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Wood Types

Which Wood to Burn?

There are hundreds of different woods and wood types to choose from.
Each type of wood has different characteristics, some woods may burn for a long time and produce little heat, while others may have a shorter burn time but produce a good aroma, and some my give off lots of smoke and spit embers.
The following list will help to give you an idea of some of the different characteristics of a small sample of what is available.

Alder - Gives a poor heat output and does not last very long.
Apple - Has a steady slow burn when the wood is dry, good heat output with small visible flame with a pleasant odour.
Ash -  Excellent burning wood, gives great heat and flame output and also burns when green. Best heat output gained when the wood is dry.
Beech -  Good heat output but only fair when the wood is green. The wood is prone to shoot embers whilst burning.
Birch - The heat is good but the wood burns quickly, however a pleasant odour is produced.
Cedar -  Produces little flames but great heat and a wonderful odour. Provides a splendid noise when burned.
Cherry - A slow burning wood that produces good heat and a pleasant odour.
Chestnut - Produces small flames and nominal heat, This wood is also prone to shooting embers.
Douglas Fir - Poor. Little flame or heat.
Elder - Generates a lot of smoke and burns very quickly, coupled with not much heat.
Elm - Commonly offered for sale. To burn well it needs to be kept for two years. Even when dry it is liable to smoke.
Eucalyptus - Good dense hardwood, should be properly seasoned before use, but will produce good heat.
Hazel - Good.
Holly - Good, will burn when green, but best when kept a season to dry out fully.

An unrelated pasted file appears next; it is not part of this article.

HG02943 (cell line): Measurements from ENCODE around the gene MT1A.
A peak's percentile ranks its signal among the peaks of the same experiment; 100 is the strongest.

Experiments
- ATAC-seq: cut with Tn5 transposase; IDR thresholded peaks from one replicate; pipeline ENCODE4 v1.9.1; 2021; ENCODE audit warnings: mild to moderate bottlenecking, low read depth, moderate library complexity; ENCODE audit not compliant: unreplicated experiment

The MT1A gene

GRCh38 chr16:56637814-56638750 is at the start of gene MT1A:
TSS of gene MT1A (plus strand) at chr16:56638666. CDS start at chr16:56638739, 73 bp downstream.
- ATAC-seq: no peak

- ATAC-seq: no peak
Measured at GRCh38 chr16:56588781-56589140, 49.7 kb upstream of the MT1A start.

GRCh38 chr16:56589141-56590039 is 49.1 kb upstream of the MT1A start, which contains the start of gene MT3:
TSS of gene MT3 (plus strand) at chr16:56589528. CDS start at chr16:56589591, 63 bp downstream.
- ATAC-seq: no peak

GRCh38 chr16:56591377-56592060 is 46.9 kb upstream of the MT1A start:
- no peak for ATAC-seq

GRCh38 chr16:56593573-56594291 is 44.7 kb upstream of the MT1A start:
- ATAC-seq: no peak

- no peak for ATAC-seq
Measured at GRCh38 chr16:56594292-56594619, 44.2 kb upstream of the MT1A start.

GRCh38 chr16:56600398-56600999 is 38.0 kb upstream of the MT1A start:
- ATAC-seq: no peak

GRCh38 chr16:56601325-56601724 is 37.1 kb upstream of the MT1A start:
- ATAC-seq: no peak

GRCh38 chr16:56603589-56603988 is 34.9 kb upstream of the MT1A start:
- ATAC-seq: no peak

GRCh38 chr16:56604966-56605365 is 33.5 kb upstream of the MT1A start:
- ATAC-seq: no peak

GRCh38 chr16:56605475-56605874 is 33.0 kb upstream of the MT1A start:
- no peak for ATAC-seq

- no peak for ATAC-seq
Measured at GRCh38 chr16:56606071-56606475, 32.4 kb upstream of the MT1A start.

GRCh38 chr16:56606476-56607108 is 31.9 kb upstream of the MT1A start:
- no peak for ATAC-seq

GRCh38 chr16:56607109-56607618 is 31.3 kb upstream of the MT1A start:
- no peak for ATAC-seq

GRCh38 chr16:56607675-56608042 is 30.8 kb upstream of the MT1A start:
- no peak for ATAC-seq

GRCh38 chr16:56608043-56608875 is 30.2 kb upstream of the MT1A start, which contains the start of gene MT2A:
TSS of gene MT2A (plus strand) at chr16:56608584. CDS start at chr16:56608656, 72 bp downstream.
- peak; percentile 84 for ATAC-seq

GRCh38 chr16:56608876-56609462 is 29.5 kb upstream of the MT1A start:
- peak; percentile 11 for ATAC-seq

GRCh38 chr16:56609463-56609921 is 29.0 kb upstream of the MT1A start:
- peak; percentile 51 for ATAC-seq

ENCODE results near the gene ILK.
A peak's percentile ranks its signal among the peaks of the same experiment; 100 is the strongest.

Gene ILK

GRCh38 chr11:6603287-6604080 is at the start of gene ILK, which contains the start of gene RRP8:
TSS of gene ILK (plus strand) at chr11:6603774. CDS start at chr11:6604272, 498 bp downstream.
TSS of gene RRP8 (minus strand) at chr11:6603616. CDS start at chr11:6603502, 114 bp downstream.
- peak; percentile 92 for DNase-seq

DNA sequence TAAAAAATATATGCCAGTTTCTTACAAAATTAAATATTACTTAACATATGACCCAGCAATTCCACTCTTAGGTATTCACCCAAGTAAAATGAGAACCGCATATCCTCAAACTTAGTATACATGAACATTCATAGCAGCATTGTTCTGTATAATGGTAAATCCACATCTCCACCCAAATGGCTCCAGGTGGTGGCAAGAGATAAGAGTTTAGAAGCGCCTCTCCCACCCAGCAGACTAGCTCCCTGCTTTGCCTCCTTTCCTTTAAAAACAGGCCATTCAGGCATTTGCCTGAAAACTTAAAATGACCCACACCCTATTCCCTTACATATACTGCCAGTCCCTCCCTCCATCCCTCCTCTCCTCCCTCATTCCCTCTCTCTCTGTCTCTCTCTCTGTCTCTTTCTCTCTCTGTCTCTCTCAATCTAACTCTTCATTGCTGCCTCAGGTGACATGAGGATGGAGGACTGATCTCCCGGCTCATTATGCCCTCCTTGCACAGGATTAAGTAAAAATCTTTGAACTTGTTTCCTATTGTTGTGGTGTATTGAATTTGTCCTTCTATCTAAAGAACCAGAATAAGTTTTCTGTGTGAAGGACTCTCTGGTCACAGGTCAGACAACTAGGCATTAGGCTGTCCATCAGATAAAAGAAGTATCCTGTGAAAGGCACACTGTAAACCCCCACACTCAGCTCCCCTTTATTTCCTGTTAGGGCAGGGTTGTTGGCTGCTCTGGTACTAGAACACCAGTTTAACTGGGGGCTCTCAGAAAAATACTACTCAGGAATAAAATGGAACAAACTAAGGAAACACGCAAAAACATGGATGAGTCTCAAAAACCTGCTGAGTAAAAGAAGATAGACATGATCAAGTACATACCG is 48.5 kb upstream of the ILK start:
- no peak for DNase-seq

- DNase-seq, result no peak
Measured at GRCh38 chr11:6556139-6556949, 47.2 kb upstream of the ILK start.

Hornbeam - Comparable in many aspects to Beech.
Laburnum - Totally poisonous tree, acrid smoke, taints food and best avoided altogether.
Larch - Crackly, scented, and fairly good for heat.
Laurel - Has brilliant flame.
Lime - Poor. Burns with dull flame.
Maple - Good.
Oak - Oak does not produce a very good flame and the smoke is acrid, but dry old oak is excellent for heat, burning slowly and steadily until whole log collapses into ash.
Pear - Provides good heat combined with an extremely pleasant scent.
Pine - Bums with a splendid flame, but is liable to spit.
Plane - Burns pleasantly, but is naturally given to throw sparks if very dry.
Plum - Good heat and aromatic.
Poplar - Not recommended.
Rhododendron - The thick old stems, being very tough, burn well.
Robinia (Acacia) - Burns slowly, with good heat, but is unfortunately accompanied by an acrid smoke.
Spruce - Burns at a extremely fast rate and creates many sparks.
Sycamore - Burns with a good flame, with moderate heat. Useless green.
Thorn - Quite one of the best woods. Burns slowly, produces great heat with very little smoke.
Walnut - Good, and so is the scent. A very aromatic wood.
Willow - Poor. In a dry condition burns slowly, with little flame. Liable to spark.
Yew - Last in the list but by no means least. Has a slow burn with great heat and also has a pleasant scent.

 

When buying firewood please remember that first and foremost, it must be properly seasoned. The best way to get seasoned wood is to buy THIS years wood for NEXT year!
Wood yards or sellers may tell you that even though the wood was split this year, it will be just fine. Except in the cases of Fir or Pine, that may not be be the case. But, if you split this seasons wood: it may be dry and very white inside! Unseasoned wood has the fresh clean look of new lumber at a Woodyard or DIY store. Unseasoned wood has that same fresh look on the INSIDE when it's split. Though seasoned wood is darker on the outside, it's bone white on the inside.
You should be looking for gray, or darkened, brittle wood that has a lot of cracks in the inner rings. Wood that is seasoned looks grey, or dark due to the fact that it has been sitting in the sun, or has been stored indoors, drying, and collecting dust.

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